Norovirus outbreak in a district general hospital--new strain identified

Samuel Leuenberger, Marc-Alain Widdowson, Jonas Feilchenfeldt, Richard Egger, Rolf A Streuli

Research output: Contribution to journalArticle

Abstract

INTRODUCTION: Media reports about Norovirus outbreaks, especially in hospitals and nursing homes, have accumulated in the past years. The reasons for this increasing problem are manifold: resistance against common disinfectants, a high level of contagion (a dose of less than 100 particles may be infective); variability of the virus-genome documented by polymerase chain reaction-studies, as well as further factors concerning modern life-style. The following study describes and analyses a Norovirus outbreak in the SRO-Hospital Langenthal from November 25, 2003, to December 31, 2003.

PATIENTS AND METHODS: The case definition included sudden vomiting and diarrhoea, abdominal cramps, fever below 38.5 degrees C and recovery after 48 hours. Stool cultures were taken and tested for bacteria (Campylobacter jejuni, salmonella and shigella species) and rotaviruses. Stool and vomit specimens were then tested using Real Time Polymerase Chain Reaction (RT-PCR) for noroviruses using different primer sets. Epidemiological data were gained such as transmission modus from person-to-person or food-borne.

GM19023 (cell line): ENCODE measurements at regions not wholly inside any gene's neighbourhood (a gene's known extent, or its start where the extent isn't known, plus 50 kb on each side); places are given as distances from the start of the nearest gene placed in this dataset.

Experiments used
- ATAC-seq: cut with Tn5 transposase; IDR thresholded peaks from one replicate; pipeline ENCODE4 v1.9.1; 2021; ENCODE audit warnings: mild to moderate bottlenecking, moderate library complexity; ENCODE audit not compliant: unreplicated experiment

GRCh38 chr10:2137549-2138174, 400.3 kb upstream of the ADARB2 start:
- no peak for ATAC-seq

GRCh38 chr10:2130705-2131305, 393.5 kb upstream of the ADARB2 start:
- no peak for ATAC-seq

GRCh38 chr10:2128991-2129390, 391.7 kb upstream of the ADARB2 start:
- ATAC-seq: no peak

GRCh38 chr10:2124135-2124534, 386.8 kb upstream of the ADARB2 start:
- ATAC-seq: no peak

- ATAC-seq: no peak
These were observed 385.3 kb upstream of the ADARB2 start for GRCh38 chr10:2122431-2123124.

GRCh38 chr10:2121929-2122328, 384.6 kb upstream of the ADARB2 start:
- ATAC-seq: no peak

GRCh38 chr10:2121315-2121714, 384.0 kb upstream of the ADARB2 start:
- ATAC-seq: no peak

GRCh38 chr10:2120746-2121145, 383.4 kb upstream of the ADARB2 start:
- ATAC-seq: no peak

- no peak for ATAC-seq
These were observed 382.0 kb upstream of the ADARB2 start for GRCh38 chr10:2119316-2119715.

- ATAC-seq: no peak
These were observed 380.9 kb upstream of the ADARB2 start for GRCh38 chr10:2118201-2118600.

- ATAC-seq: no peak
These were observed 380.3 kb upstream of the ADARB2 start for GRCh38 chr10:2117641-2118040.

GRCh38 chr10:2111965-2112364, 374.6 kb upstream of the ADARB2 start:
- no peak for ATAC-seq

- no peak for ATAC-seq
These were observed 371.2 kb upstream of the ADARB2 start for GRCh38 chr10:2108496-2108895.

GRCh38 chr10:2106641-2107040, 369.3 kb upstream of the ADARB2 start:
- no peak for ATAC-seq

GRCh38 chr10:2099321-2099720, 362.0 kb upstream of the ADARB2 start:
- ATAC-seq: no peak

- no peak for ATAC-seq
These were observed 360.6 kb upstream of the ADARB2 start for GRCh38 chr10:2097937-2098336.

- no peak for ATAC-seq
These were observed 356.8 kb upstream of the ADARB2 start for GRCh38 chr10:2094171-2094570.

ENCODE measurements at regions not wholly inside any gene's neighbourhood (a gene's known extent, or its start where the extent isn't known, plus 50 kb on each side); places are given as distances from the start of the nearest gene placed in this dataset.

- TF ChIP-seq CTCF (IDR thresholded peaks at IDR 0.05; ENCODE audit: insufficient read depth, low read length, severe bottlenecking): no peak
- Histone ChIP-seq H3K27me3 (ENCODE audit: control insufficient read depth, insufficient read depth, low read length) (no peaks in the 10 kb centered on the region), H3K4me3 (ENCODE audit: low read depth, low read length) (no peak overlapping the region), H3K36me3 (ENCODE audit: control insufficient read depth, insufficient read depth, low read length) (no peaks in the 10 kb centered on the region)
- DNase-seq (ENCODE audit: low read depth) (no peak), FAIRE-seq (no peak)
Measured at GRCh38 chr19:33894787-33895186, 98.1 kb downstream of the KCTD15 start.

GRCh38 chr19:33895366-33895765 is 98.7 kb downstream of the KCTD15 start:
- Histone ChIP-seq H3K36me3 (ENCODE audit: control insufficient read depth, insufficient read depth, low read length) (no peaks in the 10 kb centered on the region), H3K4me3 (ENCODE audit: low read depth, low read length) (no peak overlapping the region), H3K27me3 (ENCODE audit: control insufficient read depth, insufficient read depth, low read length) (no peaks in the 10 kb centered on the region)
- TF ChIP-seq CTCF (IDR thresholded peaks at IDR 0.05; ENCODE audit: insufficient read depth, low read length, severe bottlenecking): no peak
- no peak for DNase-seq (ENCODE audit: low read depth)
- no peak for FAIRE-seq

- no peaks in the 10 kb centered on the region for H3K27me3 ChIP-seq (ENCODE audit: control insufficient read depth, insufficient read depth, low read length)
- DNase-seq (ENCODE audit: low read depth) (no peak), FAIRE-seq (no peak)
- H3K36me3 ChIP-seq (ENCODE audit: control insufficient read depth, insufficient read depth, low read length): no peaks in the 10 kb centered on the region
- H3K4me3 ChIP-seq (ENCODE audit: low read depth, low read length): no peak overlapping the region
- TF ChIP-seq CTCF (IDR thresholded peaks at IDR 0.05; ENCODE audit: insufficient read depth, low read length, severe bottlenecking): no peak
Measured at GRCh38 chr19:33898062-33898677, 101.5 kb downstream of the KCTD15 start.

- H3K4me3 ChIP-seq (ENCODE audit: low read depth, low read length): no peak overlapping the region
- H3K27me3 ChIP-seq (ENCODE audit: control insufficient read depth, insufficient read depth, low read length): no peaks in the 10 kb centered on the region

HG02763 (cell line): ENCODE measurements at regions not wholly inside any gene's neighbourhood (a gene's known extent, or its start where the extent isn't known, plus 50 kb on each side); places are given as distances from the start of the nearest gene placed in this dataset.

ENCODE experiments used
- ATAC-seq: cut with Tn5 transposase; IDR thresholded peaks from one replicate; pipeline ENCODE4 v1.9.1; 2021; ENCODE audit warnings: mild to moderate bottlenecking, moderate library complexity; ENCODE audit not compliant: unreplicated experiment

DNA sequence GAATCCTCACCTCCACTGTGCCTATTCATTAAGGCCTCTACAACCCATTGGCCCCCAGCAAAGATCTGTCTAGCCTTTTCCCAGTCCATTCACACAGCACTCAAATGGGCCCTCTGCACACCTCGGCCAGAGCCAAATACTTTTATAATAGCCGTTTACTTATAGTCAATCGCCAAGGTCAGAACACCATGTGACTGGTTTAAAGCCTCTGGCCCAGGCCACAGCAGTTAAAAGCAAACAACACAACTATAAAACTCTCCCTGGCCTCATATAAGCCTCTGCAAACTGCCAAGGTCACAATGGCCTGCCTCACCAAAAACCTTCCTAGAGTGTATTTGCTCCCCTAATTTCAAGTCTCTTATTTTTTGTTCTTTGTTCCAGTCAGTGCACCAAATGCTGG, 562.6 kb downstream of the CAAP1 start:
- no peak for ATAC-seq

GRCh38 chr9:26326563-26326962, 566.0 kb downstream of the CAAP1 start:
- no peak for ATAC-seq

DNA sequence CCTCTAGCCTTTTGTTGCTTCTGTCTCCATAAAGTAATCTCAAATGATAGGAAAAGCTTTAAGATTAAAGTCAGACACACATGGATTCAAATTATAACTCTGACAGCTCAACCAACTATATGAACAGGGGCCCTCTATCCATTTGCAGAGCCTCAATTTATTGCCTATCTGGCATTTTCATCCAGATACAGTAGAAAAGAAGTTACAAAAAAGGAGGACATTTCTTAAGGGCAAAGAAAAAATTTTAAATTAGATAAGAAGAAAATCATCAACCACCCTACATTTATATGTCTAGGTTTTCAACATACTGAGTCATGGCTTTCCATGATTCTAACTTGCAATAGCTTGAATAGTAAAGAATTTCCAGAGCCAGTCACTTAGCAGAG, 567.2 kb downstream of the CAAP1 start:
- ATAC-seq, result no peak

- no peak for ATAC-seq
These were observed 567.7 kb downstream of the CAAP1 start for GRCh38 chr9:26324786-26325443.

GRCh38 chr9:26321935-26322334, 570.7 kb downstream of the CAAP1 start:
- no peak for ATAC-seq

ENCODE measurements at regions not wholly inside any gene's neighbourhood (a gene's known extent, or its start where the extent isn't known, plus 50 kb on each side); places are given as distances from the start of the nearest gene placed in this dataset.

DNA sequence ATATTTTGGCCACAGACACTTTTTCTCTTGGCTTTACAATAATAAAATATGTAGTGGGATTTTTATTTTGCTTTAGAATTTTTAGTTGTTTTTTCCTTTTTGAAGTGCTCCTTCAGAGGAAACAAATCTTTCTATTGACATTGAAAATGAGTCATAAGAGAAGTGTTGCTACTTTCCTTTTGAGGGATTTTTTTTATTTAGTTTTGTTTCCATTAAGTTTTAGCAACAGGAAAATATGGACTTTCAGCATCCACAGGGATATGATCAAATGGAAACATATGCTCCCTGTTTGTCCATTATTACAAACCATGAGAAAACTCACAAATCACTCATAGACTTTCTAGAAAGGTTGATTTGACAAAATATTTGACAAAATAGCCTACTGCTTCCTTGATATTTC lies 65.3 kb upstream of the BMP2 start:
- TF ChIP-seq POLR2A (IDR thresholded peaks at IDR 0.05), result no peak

RESULTS: A total of 77 persons were affected by the viral disease. Two incidence-peaks of gastroenteritis were noted. The first peak happened in the geriatric ward and the second in the geographically distinct department of internal medicine. The existence of a new norovirus strain of genogroup II/4 has been confirmed by the CDC Enteric Viruses Branch in Atlanta, GA. The measures to be taken are pointed out.

CONCLUSIONS: A norovirus gastroenteritis outbreak of such intensity and extent as described had not thus far occurred in the hospital's history. The strains newly found by sequencing are associated with genogroup II/4. This genogroup caused a striking increase of gastroenteritis outbreaks in Europe in the year 2002 including atypical spring and summer peaks. This new variant is supposed to be more virulent and environmentally more stable than previous strains [21]. Preventive measures that are in agreement with the published guidelines were taken before the viral pathogen was identified by RT-PCR. The obvious emerging problem of norovirus infections in our society and the economic data analysing the costs caused by lost bed days and staff absence make epidemiological investigation of outbreaks and application of molecular tests more important. They are the basis for determining transmission routes and characterising the different strains in order to improve preventive strategies.

Original languageEnglish
JournalSwiss Medical Weekly
Volume137
Issue number3-4
Pages (from-to)57-81
Number of pages25
ISSN1424-7860
DOIs
Publication statusPublished - 27-Jan-2007

Keywords

  • Aged, 80 and over
  • Caliciviridae Infections/diagnosis
  • DNA, Viral/analysis
  • Diagnosis, Differential
  • Disease Outbreaks
  • Fatal Outcome
  • Female
  • Follow-Up Studies
  • Gastroenteritis/diagnosis
  • Hospitals, General
  • Humans
  • Norovirus/genetics
  • Reverse Transcriptase Polymerase Chain Reaction

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